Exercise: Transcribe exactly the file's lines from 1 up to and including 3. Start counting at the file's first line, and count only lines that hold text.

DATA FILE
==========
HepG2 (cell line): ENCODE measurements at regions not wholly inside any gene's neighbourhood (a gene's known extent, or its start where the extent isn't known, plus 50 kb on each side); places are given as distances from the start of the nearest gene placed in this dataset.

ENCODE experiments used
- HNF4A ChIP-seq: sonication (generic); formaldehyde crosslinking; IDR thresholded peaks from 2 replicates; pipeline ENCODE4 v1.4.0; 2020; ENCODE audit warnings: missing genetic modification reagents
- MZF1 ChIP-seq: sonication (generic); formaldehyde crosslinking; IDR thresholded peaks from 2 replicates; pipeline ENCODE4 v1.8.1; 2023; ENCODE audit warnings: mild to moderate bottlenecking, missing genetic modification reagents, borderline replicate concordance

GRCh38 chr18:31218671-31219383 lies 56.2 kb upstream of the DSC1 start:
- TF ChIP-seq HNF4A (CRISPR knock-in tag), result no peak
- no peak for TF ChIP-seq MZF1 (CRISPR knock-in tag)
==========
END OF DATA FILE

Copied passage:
HepG2 (cell line): ENCODE measurements at regions not wholly inside any gene's neighbourhood (a gene's known extent, or its start where the extent isn't known, plus 50 kb on each side); places are given as distances from the start of the nearest gene placed in this dataset.

ENCODE experiments used
- HNF4A ChIP-seq: sonication (generic); formaldehyde crosslinking; IDR thresholded peaks from 2 replicates; pipeline ENCODE4 v1.4.0; 2020; ENCODE audit warnings: missing genetic modification reagents